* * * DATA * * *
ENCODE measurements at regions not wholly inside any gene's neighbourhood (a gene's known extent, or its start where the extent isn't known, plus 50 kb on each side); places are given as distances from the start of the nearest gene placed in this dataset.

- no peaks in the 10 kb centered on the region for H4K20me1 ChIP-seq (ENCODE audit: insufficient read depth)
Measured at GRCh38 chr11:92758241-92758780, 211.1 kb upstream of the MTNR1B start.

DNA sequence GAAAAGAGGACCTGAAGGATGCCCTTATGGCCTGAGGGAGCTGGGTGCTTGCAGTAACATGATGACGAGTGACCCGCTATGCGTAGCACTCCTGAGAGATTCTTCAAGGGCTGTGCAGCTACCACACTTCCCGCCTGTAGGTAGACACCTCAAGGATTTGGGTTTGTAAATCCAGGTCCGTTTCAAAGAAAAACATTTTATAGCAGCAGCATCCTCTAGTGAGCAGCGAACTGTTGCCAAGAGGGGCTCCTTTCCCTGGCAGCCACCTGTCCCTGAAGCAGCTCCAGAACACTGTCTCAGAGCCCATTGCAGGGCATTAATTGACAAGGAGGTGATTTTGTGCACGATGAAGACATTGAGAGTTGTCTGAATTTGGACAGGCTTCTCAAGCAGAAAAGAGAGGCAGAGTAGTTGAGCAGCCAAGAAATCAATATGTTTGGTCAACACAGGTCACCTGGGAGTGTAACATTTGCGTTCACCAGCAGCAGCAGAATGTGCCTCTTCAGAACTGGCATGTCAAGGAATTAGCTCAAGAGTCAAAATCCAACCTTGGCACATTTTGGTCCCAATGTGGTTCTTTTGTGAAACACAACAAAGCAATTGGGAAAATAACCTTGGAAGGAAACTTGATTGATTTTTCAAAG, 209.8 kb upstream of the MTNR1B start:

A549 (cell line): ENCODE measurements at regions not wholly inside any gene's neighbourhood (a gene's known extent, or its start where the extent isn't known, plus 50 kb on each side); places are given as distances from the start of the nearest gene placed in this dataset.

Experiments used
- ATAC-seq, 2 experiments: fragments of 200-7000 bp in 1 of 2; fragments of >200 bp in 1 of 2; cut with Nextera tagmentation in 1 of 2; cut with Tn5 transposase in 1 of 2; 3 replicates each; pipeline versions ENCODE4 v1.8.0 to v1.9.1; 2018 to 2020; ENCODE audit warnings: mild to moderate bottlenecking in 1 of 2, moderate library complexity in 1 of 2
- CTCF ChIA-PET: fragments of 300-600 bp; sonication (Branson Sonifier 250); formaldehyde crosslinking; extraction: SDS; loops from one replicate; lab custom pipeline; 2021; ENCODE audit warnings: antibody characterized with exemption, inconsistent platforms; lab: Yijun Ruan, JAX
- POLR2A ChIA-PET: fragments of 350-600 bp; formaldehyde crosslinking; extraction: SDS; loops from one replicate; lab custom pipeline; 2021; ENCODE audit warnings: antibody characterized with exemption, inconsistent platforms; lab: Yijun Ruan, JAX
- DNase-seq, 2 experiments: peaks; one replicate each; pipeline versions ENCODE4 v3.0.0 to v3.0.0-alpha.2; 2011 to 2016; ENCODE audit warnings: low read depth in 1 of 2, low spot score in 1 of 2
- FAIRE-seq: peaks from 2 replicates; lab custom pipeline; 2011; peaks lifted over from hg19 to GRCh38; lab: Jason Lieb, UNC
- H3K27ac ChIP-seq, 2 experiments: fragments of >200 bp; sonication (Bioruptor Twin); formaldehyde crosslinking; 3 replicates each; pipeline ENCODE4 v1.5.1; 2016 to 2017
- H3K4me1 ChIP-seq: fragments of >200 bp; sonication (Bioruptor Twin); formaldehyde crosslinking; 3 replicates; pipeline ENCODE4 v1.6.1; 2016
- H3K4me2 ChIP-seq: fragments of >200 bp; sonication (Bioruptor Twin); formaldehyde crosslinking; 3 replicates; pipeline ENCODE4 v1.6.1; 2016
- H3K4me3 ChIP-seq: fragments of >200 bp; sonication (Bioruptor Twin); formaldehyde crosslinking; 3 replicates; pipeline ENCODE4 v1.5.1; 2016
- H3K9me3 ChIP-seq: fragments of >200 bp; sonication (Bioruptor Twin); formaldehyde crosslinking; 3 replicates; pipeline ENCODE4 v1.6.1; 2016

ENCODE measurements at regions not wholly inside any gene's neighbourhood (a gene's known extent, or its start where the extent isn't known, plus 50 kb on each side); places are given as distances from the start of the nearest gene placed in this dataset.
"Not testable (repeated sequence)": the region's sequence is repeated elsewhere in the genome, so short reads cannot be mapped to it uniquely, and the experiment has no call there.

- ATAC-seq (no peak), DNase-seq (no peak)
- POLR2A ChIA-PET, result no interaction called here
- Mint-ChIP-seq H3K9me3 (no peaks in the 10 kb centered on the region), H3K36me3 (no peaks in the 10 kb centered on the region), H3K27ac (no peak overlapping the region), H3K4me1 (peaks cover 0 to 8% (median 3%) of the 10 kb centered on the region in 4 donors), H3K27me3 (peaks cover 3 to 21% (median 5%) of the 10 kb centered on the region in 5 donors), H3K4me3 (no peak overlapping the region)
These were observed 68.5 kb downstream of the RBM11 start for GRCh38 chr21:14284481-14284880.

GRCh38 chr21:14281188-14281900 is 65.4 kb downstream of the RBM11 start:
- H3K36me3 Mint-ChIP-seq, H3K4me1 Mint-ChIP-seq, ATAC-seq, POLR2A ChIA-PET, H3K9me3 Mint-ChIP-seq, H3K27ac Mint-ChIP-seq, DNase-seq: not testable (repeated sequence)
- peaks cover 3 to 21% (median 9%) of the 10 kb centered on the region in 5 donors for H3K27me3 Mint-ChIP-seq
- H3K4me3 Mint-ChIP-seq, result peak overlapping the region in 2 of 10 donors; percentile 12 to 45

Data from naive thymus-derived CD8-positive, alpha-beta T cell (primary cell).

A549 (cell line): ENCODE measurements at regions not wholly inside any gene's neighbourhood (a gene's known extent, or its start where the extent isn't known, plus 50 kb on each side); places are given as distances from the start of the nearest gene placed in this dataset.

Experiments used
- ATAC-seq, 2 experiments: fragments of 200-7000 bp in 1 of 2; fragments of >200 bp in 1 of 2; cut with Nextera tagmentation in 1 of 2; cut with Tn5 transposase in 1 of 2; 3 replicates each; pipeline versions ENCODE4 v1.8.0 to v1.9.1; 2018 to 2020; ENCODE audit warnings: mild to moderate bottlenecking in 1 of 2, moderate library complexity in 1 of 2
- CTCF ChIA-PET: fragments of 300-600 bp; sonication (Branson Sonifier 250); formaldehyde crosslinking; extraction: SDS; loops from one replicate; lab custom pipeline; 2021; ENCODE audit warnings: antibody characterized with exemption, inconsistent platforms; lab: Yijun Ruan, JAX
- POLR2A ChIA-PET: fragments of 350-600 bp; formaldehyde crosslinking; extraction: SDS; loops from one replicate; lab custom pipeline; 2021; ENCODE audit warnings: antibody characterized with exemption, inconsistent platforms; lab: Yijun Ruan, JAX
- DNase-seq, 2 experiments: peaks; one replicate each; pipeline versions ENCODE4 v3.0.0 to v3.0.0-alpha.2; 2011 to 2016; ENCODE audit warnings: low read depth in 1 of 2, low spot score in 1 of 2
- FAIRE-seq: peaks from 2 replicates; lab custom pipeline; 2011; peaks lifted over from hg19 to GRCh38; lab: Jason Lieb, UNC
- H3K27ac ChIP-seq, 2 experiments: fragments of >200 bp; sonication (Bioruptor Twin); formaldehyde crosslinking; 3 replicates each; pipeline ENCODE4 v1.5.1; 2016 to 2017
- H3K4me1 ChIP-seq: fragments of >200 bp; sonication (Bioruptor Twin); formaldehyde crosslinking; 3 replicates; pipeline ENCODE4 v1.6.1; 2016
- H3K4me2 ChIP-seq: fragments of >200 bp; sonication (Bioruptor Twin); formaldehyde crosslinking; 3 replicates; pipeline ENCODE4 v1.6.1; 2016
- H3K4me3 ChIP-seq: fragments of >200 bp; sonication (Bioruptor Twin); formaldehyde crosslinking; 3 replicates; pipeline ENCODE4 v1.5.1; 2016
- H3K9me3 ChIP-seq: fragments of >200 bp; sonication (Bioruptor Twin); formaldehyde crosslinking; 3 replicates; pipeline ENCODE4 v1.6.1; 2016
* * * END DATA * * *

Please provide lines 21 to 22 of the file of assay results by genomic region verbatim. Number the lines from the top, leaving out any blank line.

- Mint-ChIP-seq H3K9me3 (no peaks in the 10 kb centered on the region), H3K36me3 (no peaks in the 10 kb centered on the region), H3K27ac (no peak overlapping the region), H3K4me1 (peaks cover 0 to 8% (median 3%) of the 10 kb centered on the region in 4 donors), H3K27me3 (peaks cover 3 to 21% (median 5%) of the 10 kb centered on the region in 5 donors), H3K4me3 (no peak overlapping the region)
These were observed 68.5 kb downstream of the RBM11 start for GRCh38 chr21:14284481-14284880.